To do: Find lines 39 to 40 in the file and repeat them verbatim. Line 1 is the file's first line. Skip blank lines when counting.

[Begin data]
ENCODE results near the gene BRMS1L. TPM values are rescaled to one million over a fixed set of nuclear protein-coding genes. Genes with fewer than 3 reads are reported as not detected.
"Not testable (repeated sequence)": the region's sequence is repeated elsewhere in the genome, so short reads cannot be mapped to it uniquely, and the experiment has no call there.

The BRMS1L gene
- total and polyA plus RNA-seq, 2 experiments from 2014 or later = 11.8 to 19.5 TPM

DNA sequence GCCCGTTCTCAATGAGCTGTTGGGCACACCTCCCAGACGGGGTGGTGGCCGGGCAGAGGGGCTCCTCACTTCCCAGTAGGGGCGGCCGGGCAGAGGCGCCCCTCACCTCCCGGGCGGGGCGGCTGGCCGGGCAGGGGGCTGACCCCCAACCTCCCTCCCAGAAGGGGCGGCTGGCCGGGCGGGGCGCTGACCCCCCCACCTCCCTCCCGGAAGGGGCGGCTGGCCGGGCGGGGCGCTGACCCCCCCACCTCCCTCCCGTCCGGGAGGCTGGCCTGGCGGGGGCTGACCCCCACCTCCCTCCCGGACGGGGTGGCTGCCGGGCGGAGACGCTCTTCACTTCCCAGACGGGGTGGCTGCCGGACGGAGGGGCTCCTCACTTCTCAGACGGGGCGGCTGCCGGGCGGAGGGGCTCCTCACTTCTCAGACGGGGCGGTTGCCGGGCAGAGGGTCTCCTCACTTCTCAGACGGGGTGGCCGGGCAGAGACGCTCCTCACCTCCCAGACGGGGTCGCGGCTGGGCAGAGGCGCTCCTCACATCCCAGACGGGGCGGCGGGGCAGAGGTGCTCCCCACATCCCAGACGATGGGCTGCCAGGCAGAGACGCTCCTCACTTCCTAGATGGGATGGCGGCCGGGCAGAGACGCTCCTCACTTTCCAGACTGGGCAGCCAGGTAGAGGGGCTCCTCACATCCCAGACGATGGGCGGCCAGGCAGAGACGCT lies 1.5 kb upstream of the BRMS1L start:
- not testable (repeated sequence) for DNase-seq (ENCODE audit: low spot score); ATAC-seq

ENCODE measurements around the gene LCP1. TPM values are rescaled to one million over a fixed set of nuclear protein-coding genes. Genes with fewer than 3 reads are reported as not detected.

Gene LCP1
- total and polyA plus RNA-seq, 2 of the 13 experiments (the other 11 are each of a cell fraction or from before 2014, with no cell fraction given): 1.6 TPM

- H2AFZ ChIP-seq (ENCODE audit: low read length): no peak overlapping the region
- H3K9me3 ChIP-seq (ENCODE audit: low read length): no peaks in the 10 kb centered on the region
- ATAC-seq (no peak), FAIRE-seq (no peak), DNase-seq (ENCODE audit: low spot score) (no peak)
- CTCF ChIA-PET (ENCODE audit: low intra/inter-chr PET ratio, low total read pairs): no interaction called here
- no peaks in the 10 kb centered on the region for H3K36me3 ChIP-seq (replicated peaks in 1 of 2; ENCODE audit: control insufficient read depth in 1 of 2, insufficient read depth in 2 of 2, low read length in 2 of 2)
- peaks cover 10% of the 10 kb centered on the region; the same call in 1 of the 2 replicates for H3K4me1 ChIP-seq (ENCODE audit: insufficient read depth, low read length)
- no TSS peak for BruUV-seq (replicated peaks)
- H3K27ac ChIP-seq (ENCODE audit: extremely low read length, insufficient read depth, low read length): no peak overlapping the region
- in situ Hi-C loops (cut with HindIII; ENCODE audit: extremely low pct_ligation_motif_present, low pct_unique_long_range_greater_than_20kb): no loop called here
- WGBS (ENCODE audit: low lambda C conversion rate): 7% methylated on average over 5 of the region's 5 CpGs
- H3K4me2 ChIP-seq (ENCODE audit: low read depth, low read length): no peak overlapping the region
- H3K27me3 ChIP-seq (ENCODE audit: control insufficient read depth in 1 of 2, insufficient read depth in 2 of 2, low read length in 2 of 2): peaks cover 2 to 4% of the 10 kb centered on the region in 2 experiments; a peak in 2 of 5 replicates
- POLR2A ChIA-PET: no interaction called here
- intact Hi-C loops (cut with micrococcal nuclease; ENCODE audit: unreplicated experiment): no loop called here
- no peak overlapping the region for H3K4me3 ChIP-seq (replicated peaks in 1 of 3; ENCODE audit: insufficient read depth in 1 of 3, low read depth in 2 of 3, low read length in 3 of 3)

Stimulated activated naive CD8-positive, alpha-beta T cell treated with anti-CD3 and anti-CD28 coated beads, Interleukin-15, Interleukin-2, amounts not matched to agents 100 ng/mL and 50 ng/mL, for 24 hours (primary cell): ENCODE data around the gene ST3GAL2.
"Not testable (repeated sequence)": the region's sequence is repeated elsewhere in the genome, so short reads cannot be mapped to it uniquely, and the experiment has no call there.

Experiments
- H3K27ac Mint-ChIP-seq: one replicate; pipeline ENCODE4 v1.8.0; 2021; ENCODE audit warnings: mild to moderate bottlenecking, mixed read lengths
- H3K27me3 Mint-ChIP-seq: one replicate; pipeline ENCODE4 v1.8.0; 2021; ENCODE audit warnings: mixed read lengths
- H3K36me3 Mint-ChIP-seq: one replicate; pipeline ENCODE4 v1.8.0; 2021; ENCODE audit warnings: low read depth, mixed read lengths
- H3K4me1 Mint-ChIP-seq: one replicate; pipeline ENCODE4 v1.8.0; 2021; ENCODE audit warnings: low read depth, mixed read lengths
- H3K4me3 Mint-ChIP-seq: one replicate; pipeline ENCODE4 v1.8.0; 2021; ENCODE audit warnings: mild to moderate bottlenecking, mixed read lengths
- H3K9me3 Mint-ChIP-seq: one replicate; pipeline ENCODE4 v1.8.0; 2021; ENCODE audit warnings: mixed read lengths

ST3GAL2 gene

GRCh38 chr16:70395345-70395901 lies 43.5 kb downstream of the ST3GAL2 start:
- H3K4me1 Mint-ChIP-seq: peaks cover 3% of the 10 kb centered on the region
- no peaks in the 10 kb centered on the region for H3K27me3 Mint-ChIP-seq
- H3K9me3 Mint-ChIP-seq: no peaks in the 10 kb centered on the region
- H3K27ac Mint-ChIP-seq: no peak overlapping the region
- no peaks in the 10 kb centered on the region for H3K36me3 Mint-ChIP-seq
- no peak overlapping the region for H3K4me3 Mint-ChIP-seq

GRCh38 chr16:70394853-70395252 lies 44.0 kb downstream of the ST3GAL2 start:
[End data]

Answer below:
- H3K27ac Mint-ChIP-seq: no peak overlapping the region
- no peaks in the 10 kb centered on the region for H3K36me3 Mint-ChIP-seq